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Cinematographeum silens - Resurrecting Ancient Rome Through Silent Film

August 19, 2015
Stefano Maccagno accompanying the screening of Mario Caserini and Eleuterio Rodolfi’s Gli ultimi giorni di Pompei (1913).
Audience gathers for screening.
Screening of Mario Caserini and Eleuterio Rodolfi’s Gli ultimi giorni di Pompei (1913).
Screening of Mario Caserini and Eleuterio Rodolfi’s Gli ultimi giorni di Pompei (1913).
Latin professor Maria Wyke.
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Ancient Rome was fast-forwarded to the twentieth century at this year’s Jerome lecture series, delivered by the eminent Latin professor Maria Wyke from University College London (UCL). One of the world’s leading experts on the ancient world in cinema, Wyke shared her passion for silent film in three lectures, including an exclusive screening of Mario Caserini and Eleuterio Rodolfi’s Gli ultimi giorni di Pompei (1913).

Over one hundred viewers came to watch the two hour-long silent film, which was projected in Rome’s first cinema, inaugurated in 1910 in Palazzo Altemps and now hosts the National Roman Museum. Framed by a magnificent gilt-edged arc and frescoed ceilings, the space is one of the oldest private theatres of Rome. The viewing of the recently restored film retrieved from the Cineteca di Bologna was rendered even more authentic with the inspired and effortless piano accompaniment of the Turinese virtuoso Stefano Maccagno.

Adapted from British Edward Bulwer-Lytton’s 1834 novel, The Last Days of Pompei had everyone craning forward, unexpectedly riveted to the flickering screen where mute actors and actresses interpreted a plot of Ancient Roman love, intrigue and madness in brightly changing colors of orange, blue, pink and green. “I think as a Classicist who has always loved Ancient Rome, I find it a very engaging and emotive experience to watch these films,” said Wyke. “You feel like you’re being drawn into the Ancient World in that period because silent films are much richer aesthetically in terms of their relationship to other representations of Ancient Rome. They are constantly referencing paintings, historical novels or opera and using classical sculpture because it’s a period when audiences were more familiar with other representations of the Ancient World.”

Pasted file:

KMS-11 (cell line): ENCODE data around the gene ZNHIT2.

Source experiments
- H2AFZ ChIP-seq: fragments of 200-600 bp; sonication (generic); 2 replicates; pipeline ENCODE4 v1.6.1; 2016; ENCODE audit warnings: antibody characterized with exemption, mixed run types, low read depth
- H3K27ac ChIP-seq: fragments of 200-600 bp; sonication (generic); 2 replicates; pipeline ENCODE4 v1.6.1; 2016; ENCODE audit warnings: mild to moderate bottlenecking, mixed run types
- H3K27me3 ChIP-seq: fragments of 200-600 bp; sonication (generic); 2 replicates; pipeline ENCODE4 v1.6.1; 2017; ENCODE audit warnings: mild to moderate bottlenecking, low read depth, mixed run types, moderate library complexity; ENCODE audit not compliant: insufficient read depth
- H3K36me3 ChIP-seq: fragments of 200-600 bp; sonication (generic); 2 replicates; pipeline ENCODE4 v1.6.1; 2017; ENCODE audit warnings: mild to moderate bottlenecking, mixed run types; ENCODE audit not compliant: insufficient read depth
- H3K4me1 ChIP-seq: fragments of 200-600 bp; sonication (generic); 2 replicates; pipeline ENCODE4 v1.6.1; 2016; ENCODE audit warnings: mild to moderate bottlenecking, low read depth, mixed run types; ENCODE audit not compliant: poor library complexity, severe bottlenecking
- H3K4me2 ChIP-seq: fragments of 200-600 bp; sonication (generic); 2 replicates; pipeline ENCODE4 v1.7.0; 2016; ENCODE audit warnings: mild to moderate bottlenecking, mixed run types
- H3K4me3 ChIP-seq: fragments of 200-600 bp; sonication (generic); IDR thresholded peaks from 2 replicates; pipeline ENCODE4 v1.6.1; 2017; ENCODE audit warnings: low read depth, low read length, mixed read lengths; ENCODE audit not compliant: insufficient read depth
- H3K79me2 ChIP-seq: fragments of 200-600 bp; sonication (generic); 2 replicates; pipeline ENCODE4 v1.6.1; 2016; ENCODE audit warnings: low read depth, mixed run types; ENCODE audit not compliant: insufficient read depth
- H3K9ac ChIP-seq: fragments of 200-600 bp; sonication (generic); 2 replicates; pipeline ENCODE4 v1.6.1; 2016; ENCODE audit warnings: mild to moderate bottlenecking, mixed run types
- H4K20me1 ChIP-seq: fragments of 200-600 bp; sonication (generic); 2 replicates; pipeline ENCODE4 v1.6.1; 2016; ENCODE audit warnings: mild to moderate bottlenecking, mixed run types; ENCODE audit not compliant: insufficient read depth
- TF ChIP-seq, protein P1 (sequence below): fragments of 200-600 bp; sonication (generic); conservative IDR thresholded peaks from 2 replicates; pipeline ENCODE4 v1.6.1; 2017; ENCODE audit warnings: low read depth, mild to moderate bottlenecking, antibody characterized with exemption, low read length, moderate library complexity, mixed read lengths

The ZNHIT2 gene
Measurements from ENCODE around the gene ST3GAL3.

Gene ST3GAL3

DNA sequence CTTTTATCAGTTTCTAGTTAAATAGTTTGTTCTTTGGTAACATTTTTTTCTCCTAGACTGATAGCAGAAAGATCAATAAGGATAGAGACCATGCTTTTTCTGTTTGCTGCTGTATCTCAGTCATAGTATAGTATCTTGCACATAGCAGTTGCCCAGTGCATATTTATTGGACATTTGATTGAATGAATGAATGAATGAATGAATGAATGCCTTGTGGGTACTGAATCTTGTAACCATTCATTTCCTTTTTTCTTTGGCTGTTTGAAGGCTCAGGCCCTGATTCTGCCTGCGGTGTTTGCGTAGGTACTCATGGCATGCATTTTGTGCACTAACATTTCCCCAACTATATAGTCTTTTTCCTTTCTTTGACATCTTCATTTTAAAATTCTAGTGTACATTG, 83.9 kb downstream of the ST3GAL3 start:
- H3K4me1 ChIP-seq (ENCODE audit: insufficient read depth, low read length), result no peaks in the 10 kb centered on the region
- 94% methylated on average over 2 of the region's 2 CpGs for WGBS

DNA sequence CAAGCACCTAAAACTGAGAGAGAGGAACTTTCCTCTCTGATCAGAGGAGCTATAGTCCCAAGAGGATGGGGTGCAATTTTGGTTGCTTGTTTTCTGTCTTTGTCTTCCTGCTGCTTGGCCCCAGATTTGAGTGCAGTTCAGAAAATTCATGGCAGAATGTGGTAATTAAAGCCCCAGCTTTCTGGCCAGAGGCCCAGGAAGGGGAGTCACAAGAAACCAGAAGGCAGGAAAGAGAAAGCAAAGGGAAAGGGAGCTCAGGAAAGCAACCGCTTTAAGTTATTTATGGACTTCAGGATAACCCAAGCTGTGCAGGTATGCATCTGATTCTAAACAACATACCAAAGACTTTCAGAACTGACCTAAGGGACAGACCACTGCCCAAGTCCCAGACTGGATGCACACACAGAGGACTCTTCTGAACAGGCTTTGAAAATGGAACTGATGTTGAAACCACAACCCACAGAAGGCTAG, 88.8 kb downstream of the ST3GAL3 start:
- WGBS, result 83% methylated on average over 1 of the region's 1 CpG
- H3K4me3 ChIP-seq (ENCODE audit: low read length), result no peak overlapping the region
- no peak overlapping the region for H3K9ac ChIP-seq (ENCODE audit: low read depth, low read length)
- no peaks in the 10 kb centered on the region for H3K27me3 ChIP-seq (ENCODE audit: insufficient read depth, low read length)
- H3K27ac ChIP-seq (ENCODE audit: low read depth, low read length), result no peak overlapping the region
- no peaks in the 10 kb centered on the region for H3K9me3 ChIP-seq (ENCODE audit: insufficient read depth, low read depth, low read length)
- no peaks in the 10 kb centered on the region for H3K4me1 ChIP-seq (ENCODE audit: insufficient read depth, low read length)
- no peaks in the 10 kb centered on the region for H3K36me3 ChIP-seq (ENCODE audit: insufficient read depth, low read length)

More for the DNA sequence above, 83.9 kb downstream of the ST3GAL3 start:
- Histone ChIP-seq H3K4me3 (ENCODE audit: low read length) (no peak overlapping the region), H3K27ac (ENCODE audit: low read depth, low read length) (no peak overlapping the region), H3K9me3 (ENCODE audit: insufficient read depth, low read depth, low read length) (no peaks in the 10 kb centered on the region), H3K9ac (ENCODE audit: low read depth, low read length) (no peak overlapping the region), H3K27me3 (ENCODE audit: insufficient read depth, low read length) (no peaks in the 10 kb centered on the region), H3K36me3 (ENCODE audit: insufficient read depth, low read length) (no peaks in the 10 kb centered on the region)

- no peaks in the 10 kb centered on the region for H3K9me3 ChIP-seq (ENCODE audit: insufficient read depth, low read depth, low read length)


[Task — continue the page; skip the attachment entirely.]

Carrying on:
While Wyke’s may seem a very niche interest in today’s context, the theme of the Ancient World was one of the most favored periods in the past in Europe and the North America. Leading us on an international adventure into her world of silent film, Wyke began in France in the late 1890s, moved to Italy in the 1910s and ended in the United States in the 1920s. With an erudite and eclectic array of references from biblical passages to Breughel’s paintings and from Racine to Freud and Ridley Scott, Wyke decoded the complex language of theatrical gestures, Roman outfits and symbolic meanings in the forgotten clips she had discovered in archives in the United Kingdom, Italy, the Netherlands and the United States. As she continues to research silent films of Ancient Rome, Wyke has been adding musical scores to the films she finds to match the emotional mood she discerns, bringing them back to life for a contemporary audience.